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Toddler paralyzed by gunshot feeding herself, talking, family friend says

Courtesy photo | BDN
Courtesy photo | BDN
Carmel residents Kathy and Richard Picken hug 3-year-old Natalia Ogden on Saturday, April 12, 2014. The toddler was shot in the neck in October and is paralyzed but is able to hold a cup to drink and feed herself. "She's young and there is still hope she'll walk again," Kathy Picken said. "And Richard will be there to dance with her."
By Nok-Noi Ricker, BDN Staff

BANGOR, Maine — The 3-year-old girl who was paralyzed by a gunshot to the left side of her neck at her Bald Mountain Drive residence nearly six months ago is already feeding herself and talking a little, and on Saturday she danced with family friend Richard Picken.

The bullet “nicked the spinal cord,” her mother, Danielle Ogden, said in January as her daughter Natalia Ogden recovered in a nearby hospital bed at Eastern Maine Medical Center. “She will be paralyzed, but we’re not sure to what extent.”

Her statement still remains true, but the little girl with blond hair and bright blue eyes is making incredible progress, said Carmel resident Kathy Picken, Richard’s wife.

“They told us she’d be paralyzed from the neck down and she’s proved them wrong,” said Kathy Picken, who spent many hours at the hospital supporting the family and was there when doctors removed the little girl’s feeding tube.

Exactly how the weapon discharged, injuring the toddler, is still an unanswered question, according to Bangor police. Ogden, who was at work, said the gun used “is ours” and the discharge “was clearly accidental.”

Officers responded to reports of the shooting at 54 Bald Mountain Drive at about 4:40 p.m. Oct. 30 and found the injured child with her father, Brandon Ogden, and two older siblings.

The case has been forwarded to the Penobscot County district attorney’s office for review and nobody has been charged in the case.

After her daughter was injured, Ogden said she called her parents, Joline and Wayne Scovil of Carmel, and asked them to care for her two older children, a sister and brother, so she could stay at the hospital.

When Talia, as she is nicknamed, was released from the hospital in January, she joined her siblings. Her parents and her maternal grandparents all declined requests for an interview.

Picken explained that the Department of Health and Human Services placed the children into foster care with their grandparents, which is why neither party can speak to the media. A judge will soon decide where the three children will live.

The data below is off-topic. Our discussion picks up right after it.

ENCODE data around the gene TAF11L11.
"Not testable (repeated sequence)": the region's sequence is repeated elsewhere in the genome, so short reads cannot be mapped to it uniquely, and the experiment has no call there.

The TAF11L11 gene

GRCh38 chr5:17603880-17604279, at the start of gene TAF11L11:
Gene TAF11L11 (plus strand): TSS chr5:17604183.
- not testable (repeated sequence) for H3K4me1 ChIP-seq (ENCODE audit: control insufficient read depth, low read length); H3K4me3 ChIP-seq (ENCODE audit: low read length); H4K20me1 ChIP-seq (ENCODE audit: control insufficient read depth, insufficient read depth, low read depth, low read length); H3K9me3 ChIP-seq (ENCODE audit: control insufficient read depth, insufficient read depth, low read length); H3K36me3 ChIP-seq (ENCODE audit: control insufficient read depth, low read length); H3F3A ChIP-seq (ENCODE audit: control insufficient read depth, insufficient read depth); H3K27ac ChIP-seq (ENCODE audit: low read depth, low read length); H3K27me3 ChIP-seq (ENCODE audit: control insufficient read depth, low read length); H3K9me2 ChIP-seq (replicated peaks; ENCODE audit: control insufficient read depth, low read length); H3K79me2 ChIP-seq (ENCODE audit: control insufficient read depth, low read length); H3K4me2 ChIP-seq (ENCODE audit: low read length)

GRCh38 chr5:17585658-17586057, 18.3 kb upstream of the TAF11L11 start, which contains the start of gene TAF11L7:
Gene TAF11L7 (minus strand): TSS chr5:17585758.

Brandon Ogden’s mother, Julie Kline of Lake Luzerne, N.Y., however, had no reservations about giving her opinion of the situation.

“I want consequences for this,” she said recently by phone. “People have relayed this as an accident. Accidents are something that could not have been prevented. This could have been prevented.”

She went on to say she doesn’t believe that her son can provide a healthy living environment for her three grandchildren based on his history, which includes “leaving a gun on a table.”

“It’s been a very long road to get where we’re at,” said Kline, who admits she has a rocky relationship with her son, who called her shortly after the shooting.

“He called absolutely hysterical and I hung up on him,” she said.

Kline declined to provide specifics about her son’s history but did say he and his wife have been investigated by DHHS before.

“What kind of abuse has to be done to prevent this from happening again?” she said. “What kind of tragedy has to occur before the state steps in?”

Brandon Ogden declined on Sunday to respond to his mother’s comments, according to a text message from his wife.

“He says no thanks,” Danielle Ogden wrote in the 6:46 p.m text.

Her son should know from experience that loaded guns are dangerous, Kline said.

“Brandon was shot in the eye when he was approximately 10 years old,” she said. “If there was ever a person who should know the consequences of a loaded gun left unattended, you would think it would be him.”

Kline traveled to Maine on Sunday to see her three grandchildren. The Pickens were at the Scovils’ on Saturday for an origami party attended by several relatives and friends, and several months ago they organized a benefit spaghetti dinner-auction to help the Scovils pay for adding wheelchair ramps to their home and other new expenses.

Talia, who requires daily medications and a lot of physical therapy, was also released from the hospital with a tracheostomy tube left in her so she can be attached to a ventilation machine that helps her breath at night, Kathy Picken said. The trach tube is located at the base of her neck and has to be cleared occasionally.

She gets around in a specialized red wheelchair that supports her back, neck and head and she has home nursing care.

The toddler is now whispering words, using her arms to eat and point to items she wants and, occasionally, she has a slight twitch or movement in her legs, Picken said.

“She’s feeding herself, she’s holding her own cup to drink and she’s doing art,” she said. “Her whole personality has changed. She’s outgoing, she smiles and she dances.”

The same is true for her two older siblings, who spent much of Saturday outside enjoying the sunshine, Picken said.

“She wants to be outside with them,” she said, adding having two older siblings has really helped to motivate her recovery.

At one point during the Saturday gathering, Talia said she wanted to dance and Richard was called into action. Someone put on music and he took her hands, swinging them back and forth to dance with her in her wheelchair.

“Her smile would melt your heart,” Pickering said of Talia’s reaction.

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